City of Harare has expressed concern about stray dogs in the capital, with Town Clerk Tendai Mahachi confirming that a noticeable increase has been recorded.
Packs of dogs can be seen in almost all residential suburbs in Harare scavenging for food.
The city has recorded a few rabies cases recently. The concern is that it could spread to humans in the absence of control measures.
“Dog owners are reminded that it is their responsibility in terms of the Dog licensing and Control By Laws (SI 55 OF 1986, Section 13) to ensure that their pets remain securely confined within their properties at all times,” Mahachi emphasised.
He added that City of Harare’s health department would soon be embarking on a dog trapping exercise to remove stray dogs from the city’s streets. All trapped dogs will be delivered to the Society for the Protection of Cruelty to Animals (SPCA) where owners will have seven days to reclaim their pets at a cost.
Stray dogs attacked Glen Norah resident Silo Mukombe as he tried to open his gate during the night. “I was coming from work and a group of three dogs was camping on my gate. As I was trying to gain entrance they attacked me. I was left with serious injuries on my right leg,” he narrated.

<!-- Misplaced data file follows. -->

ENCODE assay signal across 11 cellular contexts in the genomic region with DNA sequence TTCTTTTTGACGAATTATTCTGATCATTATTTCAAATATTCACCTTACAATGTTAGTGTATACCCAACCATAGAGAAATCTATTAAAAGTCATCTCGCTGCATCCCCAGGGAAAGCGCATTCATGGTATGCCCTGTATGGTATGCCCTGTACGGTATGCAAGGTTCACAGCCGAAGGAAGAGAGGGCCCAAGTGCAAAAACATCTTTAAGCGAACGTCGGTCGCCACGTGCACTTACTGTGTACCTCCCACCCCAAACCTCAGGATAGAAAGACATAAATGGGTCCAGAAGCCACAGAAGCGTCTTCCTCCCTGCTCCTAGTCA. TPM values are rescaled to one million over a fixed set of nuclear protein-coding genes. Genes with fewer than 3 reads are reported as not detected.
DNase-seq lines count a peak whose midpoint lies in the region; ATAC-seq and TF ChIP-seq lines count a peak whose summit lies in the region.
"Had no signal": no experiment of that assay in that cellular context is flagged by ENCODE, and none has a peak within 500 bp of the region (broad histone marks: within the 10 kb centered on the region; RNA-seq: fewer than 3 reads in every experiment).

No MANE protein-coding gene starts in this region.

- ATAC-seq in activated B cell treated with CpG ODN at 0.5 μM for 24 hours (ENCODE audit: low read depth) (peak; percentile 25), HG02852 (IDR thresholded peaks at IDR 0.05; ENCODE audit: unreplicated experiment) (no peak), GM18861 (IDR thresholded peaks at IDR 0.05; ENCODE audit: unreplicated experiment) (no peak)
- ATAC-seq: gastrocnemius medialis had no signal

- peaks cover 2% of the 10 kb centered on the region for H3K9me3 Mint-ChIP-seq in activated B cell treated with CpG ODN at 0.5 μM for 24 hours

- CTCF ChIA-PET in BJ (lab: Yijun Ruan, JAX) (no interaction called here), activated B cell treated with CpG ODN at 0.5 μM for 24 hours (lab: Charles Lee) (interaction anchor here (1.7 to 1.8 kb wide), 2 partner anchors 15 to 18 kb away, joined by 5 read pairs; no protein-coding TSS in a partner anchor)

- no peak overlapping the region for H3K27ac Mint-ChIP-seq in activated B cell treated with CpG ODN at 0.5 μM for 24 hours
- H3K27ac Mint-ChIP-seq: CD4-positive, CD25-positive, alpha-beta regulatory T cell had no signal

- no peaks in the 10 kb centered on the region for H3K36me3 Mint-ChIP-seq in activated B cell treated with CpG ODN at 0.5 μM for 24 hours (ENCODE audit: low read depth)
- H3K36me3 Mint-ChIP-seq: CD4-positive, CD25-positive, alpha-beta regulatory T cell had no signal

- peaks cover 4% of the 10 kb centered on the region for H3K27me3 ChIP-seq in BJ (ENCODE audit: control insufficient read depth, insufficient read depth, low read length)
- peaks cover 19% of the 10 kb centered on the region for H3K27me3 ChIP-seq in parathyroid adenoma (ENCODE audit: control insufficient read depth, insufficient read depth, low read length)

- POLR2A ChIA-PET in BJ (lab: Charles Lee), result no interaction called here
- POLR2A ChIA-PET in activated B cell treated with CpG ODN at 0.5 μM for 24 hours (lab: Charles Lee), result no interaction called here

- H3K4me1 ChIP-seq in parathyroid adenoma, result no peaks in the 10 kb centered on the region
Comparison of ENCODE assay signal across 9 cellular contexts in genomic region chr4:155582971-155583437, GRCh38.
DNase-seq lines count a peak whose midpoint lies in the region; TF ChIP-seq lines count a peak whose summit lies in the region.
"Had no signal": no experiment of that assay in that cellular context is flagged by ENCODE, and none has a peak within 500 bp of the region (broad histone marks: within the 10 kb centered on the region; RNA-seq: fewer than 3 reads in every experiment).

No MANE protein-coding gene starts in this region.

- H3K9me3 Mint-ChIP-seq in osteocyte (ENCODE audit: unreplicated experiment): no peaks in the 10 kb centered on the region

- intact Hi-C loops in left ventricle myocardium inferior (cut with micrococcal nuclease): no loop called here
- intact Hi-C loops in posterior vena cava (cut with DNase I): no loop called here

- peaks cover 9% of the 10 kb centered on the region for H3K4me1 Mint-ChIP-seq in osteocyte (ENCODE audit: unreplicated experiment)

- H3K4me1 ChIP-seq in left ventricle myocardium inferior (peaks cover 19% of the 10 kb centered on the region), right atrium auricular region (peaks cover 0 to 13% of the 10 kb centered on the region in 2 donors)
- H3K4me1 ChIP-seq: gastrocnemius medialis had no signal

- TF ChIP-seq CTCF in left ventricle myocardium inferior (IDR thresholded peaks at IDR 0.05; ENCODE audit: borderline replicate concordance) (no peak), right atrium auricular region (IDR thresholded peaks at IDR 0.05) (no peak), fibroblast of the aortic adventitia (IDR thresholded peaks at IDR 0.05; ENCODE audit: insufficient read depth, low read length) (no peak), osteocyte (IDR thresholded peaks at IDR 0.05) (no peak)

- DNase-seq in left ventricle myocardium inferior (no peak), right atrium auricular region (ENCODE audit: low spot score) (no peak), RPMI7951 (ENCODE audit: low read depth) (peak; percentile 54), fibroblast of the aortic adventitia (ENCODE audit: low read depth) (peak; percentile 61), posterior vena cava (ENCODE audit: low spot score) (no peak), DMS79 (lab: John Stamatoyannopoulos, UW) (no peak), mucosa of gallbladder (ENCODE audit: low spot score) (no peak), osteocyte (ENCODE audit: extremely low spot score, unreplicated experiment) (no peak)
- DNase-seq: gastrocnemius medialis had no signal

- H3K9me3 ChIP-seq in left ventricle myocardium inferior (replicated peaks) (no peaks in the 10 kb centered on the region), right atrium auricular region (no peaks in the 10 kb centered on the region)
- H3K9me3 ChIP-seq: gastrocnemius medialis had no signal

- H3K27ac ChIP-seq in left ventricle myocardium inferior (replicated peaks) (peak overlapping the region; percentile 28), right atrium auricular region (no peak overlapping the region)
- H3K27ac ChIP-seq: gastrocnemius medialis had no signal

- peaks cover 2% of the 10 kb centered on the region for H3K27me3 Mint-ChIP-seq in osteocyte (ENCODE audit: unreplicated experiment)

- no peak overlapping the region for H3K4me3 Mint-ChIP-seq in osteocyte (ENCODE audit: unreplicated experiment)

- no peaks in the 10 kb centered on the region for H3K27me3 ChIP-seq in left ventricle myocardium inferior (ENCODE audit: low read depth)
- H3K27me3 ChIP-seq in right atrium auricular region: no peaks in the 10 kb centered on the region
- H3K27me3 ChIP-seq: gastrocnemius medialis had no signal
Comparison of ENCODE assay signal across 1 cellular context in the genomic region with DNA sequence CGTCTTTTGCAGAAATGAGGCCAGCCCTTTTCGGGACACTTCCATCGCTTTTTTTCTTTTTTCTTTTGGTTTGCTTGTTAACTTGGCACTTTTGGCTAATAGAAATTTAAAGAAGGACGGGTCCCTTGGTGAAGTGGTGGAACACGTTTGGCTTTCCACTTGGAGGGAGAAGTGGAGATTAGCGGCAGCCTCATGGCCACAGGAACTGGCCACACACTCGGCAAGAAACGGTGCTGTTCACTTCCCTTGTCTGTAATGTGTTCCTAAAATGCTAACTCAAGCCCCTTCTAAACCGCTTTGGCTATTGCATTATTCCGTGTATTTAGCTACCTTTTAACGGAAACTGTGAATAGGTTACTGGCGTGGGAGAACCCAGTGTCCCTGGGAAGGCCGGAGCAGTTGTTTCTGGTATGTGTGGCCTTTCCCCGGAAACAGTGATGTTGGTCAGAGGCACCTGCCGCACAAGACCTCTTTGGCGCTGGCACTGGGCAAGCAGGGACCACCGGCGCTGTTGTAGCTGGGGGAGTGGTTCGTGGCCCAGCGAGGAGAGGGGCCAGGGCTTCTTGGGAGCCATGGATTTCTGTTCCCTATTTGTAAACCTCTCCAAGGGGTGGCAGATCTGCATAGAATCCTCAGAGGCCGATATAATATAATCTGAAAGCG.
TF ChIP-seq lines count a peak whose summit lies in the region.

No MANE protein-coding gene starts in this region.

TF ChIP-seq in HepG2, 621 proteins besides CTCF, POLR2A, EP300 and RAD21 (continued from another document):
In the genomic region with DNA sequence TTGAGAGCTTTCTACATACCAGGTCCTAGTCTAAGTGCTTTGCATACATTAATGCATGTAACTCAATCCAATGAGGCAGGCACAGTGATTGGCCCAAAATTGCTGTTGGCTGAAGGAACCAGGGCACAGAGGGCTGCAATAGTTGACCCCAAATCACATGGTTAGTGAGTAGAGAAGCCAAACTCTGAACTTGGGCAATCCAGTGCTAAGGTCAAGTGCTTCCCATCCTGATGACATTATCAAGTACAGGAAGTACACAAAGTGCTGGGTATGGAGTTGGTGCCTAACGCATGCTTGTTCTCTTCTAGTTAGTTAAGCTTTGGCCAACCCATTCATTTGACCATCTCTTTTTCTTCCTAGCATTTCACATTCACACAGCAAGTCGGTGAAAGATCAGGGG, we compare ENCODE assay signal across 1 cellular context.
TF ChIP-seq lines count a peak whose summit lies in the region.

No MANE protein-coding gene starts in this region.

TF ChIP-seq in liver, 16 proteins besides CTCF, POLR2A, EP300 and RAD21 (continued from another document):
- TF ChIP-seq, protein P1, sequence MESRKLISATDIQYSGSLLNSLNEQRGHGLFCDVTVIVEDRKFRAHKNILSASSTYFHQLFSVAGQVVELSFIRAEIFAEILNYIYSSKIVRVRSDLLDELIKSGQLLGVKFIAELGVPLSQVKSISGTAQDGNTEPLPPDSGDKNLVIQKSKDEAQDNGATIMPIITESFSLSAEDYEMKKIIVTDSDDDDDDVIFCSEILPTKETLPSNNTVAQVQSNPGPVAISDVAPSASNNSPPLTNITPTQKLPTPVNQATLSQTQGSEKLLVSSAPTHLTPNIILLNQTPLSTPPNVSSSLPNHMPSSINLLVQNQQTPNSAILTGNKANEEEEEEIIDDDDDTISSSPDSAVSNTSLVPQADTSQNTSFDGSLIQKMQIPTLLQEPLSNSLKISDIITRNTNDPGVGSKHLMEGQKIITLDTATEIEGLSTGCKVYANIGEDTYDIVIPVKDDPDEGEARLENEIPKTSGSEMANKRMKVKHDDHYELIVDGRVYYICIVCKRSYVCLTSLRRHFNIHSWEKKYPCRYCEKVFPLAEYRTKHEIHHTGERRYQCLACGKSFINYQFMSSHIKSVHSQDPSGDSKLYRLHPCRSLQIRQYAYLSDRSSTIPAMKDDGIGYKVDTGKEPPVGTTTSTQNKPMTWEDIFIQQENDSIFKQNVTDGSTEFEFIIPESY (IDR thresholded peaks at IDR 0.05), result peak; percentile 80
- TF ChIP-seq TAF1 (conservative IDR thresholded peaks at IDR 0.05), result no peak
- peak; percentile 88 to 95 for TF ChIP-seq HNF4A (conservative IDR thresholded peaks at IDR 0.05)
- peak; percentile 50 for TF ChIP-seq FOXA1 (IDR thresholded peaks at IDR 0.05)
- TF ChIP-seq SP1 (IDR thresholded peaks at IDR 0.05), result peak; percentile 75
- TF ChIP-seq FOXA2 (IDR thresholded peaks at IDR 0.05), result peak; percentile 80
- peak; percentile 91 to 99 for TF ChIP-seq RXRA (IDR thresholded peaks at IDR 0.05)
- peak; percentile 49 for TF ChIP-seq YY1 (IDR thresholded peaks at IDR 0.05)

While in Prospect, a resident said that “some of the dogs are so vicious and stubborn. I tried to chase one of the dogs which was emptying my litter bin and it attacked me. I had to run for cover in the house.”
Gertrude Dongo from Westlea said that stray dogs are messing her lawn every day. “Some of us are still building and our houses are not yet Durawalled, so these stray dogs, after emptying our bins, defecate on my lawn and I have to collect the waste every day,” said Dongo.
“Our children are at risk of contracting rabies. There are a lot of stray dogs roaming freely in the townships. My neighbour’s son was bitten by a dog which eye witnesses say was drooling saliva,” said Never Simango, a Sizinda resident.
Locals have urged the Department of Veterinary Services to act quickly.
“There are a lot of dogs that have not received their vaccinations and are free to roam to streets,” said a local man. He urged the department to resume its rabies vaccination campaigns in the high-density suburbs.
A city veterinary doctor Hilton Murombedzi encouraged people who want vaccinations for their dogs to visit the nearest SPCA. Single rabies shots cost $5, while a full set of vaccinations, which will keep a dog healthy and disease free for a year, is $15. If dogs are neutered or spayed they will get a further discount.
“Spaying dogs is the most responsible action an owner can take,” said Ed Lanca of the SPCA. “Unspayed bitches soon become pregnant and exacerbate the problem by having large litters of puppies.”
SPCA veterinarians, inspectors and staff are available to assist the public in making informed choices to ensure animals are kept happy, healthy and disease free.